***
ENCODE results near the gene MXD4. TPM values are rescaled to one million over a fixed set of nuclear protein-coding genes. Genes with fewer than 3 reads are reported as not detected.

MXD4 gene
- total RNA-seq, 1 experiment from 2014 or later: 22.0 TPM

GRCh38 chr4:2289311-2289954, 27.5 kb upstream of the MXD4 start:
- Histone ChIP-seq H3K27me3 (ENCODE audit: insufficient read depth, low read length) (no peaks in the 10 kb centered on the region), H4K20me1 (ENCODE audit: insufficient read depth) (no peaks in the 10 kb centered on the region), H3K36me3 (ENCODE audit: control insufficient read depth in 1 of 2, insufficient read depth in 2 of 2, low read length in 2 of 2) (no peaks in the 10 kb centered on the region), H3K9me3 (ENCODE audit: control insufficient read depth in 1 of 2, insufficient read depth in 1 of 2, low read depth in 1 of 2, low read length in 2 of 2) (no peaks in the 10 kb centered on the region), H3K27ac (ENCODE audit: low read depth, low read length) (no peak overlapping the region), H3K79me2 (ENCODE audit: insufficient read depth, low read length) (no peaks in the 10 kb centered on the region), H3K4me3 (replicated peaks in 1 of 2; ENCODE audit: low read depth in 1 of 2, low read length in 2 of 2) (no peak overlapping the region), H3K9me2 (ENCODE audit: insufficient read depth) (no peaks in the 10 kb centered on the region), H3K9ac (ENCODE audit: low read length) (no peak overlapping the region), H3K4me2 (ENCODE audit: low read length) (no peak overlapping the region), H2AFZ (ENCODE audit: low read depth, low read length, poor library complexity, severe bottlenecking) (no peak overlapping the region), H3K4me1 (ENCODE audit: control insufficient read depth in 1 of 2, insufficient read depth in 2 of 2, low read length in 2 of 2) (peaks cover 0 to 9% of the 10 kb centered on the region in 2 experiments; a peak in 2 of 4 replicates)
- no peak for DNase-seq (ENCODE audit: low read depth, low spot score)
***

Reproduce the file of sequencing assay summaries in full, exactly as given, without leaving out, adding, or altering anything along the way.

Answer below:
ENCODE results near the gene MXD4. TPM values are rescaled to one million over a fixed set of nuclear protein-coding genes. Genes with fewer than 3 reads are reported as not detected.

MXD4 gene
- total RNA-seq, 1 experiment from 2014 or later: 22.0 TPM

GRCh38 chr4:2289311-2289954, 27.5 kb upstream of the MXD4 start:
- Histone ChIP-seq H3K27me3 (ENCODE audit: insufficient read depth, low read length) (no peaks in the 10 kb centered on the region), H4K20me1 (ENCODE audit: insufficient read depth) (no peaks in the 10 kb centered on the region), H3K36me3 (ENCODE audit: control insufficient read depth in 1 of 2, insufficient read depth in 2 of 2, low read length in 2 of 2) (no peaks in the 10 kb centered on the region), H3K9me3 (ENCODE audit: control insufficient read depth in 1 of 2, insufficient read depth in 1 of 2, low read depth in 1 of 2, low read length in 2 of 2) (no peaks in the 10 kb centered on the region), H3K27ac (ENCODE audit: low read depth, low read length) (no peak overlapping the region), H3K79me2 (ENCODE audit: insufficient read depth, low read length) (no peaks in the 10 kb centered on the region), H3K4me3 (replicated peaks in 1 of 2; ENCODE audit: low read depth in 1 of 2, low read length in 2 of 2) (no peak overlapping the region), H3K9me2 (ENCODE audit: insufficient read depth) (no peaks in the 10 kb centered on the region), H3K9ac (ENCODE audit: low read length) (no peak overlapping the region), H3K4me2 (ENCODE audit: low read length) (no peak overlapping the region), H2AFZ (ENCODE audit: low read depth, low read length, poor library complexity, severe bottlenecking) (no peak overlapping the region), H3K4me1 (ENCODE audit: control insufficient read depth in 1 of 2, insufficient read depth in 2 of 2, low read length in 2 of 2) (peaks cover 0 to 9% of the 10 kb centered on the region in 2 experiments; a peak in 2 of 4 replicates)
- no peak for DNase-seq (ENCODE audit: low read depth, low spot score)